Sunday is all about Part 3 of my 2017 reading list. With today’s addition, that brings my total up to fifteen books and novels. Yesterday I showcased The Obelisk Gate and The Stone Sky by N.K. Jemisin, the second and third books in her Broken Earth Trilogy; Silence Fallen, book ten in Patricia Briggs’ Mercedes Thompson series; as well as American Gods and Norse Mythology, by Neil Gaiman. Today I’ll be switching between genres, beginning with three of the many science-fiction novels I’ve read this year, before showcasing the latest story by one of America’s most prominent novelists, and then ending with a dive into a history lesson. The binding force behind today’s selection is not literary or intellectual. It is sheer entertainment.
Outriders and Sungrazer, the beginning of a new series by Jay Posey, are what I would call science-fiction pulp. The heroes are larger than life, soldiers who excel at every facet of their jobs, to a ludicrous degree. The story follows a small, special forces team from Earth as they deal with a cold war between our home planet and the human colonies established on Mars. In solar system-centric science-fiction, this is not an uncommon setup, and also plays an enormous role in another science-fiction series I will be addressing in a later post. What sets Posey’s work apart is the fun of the adventure and the diversity of the cast. Our main protagonist is Lincoln Suh, a Korean-American man who often goes by Link, in what I hope is a reference to the player character from The Legend of Zelda games. There is subterfuge, espionage, interplanetary warfare, and tense confrontations in zero gravity on the hulls of spaceships. These are the kinds of books that don’t ask you to think, only to enjoy.
There has always been a strong connection between written literature and film, but few novels reach to same level of symbiosis as Ernest Cline’s Ready Player One. Set in a future where human civilization has rediscovered a love of eighties pop culture, the story follows teenage Wade Watts, known online as Parzival, on his hunt for an Easter egg hidden deep inside the Oasis, a massive virtual reality. The Oasis is where business is conducted, where students attend school, and where people go to experience the thrill of living inside their favorite video game or movie. Whoever finds the Easter egg controls the Oasis. The book is built on references to modern culture. An early section of the book takes place in the Tomb of Horrors from Dungeons and Dragons, while another obstacle requires Parzival to reenact the entirety of Matthew’s Broderick’s War Games. Soon to be transformed into a film directed by none other than Steven Spielberg, this is a true nerd’s book. Unfortunately, the sense of wonder does not prevent Cline from mangling his one female character, treating her as nothing more than the grand prize for Parzival to win.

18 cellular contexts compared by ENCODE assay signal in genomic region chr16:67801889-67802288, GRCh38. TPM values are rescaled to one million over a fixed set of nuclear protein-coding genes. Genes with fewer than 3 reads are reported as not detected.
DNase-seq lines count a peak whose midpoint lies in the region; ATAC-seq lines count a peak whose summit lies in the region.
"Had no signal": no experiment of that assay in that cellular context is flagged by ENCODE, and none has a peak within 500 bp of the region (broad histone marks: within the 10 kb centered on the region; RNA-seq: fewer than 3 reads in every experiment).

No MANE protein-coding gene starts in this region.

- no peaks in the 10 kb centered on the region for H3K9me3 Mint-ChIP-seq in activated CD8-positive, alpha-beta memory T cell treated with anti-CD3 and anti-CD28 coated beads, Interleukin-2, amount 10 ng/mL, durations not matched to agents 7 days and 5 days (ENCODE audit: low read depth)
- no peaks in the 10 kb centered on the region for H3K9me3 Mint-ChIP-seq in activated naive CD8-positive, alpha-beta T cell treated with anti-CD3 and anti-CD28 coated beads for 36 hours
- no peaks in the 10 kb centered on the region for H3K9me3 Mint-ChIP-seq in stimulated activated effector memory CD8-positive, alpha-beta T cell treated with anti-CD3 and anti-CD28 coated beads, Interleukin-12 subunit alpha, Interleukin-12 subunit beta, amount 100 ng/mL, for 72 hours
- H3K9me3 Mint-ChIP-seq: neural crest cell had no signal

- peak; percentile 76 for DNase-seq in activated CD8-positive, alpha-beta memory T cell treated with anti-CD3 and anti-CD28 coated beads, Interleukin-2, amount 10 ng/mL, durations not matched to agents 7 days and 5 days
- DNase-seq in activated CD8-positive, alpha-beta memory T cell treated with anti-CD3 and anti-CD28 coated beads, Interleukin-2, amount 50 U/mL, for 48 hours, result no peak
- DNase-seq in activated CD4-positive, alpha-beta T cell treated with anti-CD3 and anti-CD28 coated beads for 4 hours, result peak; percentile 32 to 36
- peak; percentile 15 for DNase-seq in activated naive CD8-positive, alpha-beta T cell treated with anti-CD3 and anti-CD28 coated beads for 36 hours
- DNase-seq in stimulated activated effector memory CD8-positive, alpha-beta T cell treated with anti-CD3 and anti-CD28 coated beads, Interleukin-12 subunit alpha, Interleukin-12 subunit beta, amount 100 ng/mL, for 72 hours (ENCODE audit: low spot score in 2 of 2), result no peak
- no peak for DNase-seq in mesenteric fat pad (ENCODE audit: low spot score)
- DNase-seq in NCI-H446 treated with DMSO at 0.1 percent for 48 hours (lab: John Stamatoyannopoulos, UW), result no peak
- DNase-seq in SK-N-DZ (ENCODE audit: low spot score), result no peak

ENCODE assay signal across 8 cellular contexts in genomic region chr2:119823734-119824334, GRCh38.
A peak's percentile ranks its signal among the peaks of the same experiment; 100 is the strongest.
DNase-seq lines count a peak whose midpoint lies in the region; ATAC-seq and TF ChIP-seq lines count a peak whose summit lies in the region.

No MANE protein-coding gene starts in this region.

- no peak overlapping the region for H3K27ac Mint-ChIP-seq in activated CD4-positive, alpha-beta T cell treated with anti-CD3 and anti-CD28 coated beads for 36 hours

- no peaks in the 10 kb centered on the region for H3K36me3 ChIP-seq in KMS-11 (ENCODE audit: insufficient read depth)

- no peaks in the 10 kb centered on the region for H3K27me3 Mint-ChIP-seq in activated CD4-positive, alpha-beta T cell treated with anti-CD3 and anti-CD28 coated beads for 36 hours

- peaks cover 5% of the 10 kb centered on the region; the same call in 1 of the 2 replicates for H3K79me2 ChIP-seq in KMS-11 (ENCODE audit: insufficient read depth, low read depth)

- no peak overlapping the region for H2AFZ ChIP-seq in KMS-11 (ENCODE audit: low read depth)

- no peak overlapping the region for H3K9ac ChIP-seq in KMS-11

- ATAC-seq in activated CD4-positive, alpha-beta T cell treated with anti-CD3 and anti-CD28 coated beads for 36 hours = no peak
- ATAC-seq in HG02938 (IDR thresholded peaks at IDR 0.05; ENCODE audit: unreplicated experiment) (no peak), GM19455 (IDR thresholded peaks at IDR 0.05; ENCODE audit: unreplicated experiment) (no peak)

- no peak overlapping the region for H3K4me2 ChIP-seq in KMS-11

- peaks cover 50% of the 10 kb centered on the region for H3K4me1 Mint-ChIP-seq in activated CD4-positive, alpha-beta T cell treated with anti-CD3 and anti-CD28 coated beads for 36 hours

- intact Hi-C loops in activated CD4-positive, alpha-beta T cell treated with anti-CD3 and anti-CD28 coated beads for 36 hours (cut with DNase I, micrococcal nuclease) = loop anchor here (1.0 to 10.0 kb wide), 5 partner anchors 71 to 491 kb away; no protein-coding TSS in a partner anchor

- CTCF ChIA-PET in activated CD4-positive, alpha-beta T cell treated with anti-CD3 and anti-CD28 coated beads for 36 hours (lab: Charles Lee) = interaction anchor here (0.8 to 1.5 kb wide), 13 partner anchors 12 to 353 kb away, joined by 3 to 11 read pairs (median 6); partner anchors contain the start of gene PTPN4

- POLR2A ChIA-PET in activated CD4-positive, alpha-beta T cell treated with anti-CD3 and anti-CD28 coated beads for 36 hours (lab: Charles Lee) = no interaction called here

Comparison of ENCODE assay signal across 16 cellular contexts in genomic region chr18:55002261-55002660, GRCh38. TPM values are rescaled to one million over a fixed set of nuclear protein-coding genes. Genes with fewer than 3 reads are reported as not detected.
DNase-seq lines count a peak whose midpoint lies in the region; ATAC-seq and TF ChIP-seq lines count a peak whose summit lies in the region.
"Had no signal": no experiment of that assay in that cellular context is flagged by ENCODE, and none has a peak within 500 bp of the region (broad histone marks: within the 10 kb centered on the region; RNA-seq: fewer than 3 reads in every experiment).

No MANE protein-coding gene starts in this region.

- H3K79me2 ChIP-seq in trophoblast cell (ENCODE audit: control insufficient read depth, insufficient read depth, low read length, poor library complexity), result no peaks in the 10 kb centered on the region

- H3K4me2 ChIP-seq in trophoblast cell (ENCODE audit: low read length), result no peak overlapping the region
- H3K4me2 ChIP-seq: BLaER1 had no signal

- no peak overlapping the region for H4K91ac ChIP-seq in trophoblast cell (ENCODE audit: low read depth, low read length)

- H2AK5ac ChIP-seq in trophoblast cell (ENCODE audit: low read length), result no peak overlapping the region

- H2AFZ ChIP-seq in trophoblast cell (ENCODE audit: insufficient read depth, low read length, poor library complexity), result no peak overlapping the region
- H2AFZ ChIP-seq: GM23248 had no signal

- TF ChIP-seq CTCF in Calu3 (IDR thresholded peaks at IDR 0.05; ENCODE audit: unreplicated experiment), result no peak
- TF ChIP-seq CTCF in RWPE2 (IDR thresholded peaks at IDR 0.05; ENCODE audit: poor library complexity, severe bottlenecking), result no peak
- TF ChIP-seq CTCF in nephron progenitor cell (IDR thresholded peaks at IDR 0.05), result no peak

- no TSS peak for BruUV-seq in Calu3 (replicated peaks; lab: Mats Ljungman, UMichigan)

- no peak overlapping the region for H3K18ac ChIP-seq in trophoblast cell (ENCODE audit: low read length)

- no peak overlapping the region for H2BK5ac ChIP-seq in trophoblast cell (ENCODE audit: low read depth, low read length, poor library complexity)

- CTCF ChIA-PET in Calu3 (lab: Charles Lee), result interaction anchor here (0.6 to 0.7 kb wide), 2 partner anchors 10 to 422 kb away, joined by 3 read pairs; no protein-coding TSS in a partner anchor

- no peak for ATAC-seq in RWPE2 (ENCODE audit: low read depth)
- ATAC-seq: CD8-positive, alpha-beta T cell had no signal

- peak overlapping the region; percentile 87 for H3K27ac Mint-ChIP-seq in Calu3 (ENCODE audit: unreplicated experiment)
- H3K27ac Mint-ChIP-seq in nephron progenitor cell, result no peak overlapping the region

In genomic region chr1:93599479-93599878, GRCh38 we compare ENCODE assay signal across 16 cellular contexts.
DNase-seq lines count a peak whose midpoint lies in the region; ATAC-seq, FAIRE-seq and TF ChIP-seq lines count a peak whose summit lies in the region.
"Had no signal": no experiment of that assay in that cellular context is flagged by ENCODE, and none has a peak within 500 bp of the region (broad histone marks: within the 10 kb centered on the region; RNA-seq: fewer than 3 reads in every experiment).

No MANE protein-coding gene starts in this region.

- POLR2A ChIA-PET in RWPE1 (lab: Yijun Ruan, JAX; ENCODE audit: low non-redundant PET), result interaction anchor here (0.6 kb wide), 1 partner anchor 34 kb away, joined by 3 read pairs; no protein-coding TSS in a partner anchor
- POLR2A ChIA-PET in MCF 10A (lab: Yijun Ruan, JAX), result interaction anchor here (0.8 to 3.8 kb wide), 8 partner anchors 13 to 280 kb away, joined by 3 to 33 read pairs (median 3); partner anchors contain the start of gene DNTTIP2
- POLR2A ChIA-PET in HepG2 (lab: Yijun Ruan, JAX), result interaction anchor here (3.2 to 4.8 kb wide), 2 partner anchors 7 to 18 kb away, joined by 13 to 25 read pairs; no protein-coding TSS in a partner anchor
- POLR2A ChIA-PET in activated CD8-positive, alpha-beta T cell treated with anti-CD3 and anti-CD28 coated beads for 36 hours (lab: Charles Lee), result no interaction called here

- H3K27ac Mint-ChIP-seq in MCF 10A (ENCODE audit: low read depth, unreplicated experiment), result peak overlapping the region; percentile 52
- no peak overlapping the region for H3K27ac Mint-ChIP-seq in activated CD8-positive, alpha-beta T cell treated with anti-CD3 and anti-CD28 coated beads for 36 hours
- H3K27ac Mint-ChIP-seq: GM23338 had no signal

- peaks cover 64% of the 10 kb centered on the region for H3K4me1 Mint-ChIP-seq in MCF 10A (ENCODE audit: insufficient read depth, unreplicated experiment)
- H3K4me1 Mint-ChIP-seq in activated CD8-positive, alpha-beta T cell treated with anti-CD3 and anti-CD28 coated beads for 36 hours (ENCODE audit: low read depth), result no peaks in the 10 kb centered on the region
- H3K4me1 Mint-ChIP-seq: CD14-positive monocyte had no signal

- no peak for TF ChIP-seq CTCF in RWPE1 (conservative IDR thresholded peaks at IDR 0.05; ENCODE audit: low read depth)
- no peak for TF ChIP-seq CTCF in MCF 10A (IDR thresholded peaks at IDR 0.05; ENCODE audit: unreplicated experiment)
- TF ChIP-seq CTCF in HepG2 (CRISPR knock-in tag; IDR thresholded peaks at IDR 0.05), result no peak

Unlike the rest of the books on my list so far, John Grisham’s Camino Island is neither science-fiction nor fantasy. Known primarily for his legal thrillers, Camino Island was Grisham’s attempt to write a summer beach book without lawyers. Instead, he takes us into the world of rare books, priceless first editions, and the black market surrounding them. Our hero is also unlike most of Grisham’s protagonists; Mercer Mann is a young, female writer who is fired from a teaching position at the start of the novel. Contacted by a private security firm, she is hired after the F. Scott Fitzgerald manuscripts are stolen from the Princeton library in a daring heist. All clues concerning the location of the books point to Bruce Cable, a successful independent bookstore owner with a love of all things literary. Grisham, on top of his legal background, also collects rare first editions, and his love is present on every page of Camino Island.
This last book is even more of a departure from every other book mentioned so far. A General History of the Robberies and Murders of the most Notorious Pyrates was written by a man going by the name of Captain Charles Johnson in 1794, after the golden age of piracy had come to an end. Modern scholars believe Captain Johnson was a pseudonym used by Daniel Defoe, author of Robinson Crusoe, but there is still doubt as to the true identity. Regardless, whoever wrote A General History of the Pyrates is responsible for most of our modern knowledge concerning these historical figures. The book features peg legs and eye patches, jolly roger flags and pirate treasure, and every trope we have come to associate with piracy. The book details the exploits of Blackbeard, Anne Bonny, Mary Read, Bartholomew Roberts, Calico Jack Rackham, Henry Avery, and way more pirates than I will be able to list here. The author dives into their lives, showing how these men and women turned to piracy, and chronicles their clashes with the naval powers of the day. The book is both educational and enjoyable, once you become accustomed to the eighteenth-century prose. No fan of history is complete without this tome.
That’s the end of today’s reading list, but Part 4 will be up tomorrow to add four more additions to 2017’s recommended reading. Check back for a look at the business behind some of the most talked about video games, a book for fans of the world’s longest running web series, and a brief glimpse into the domain of self-publishing.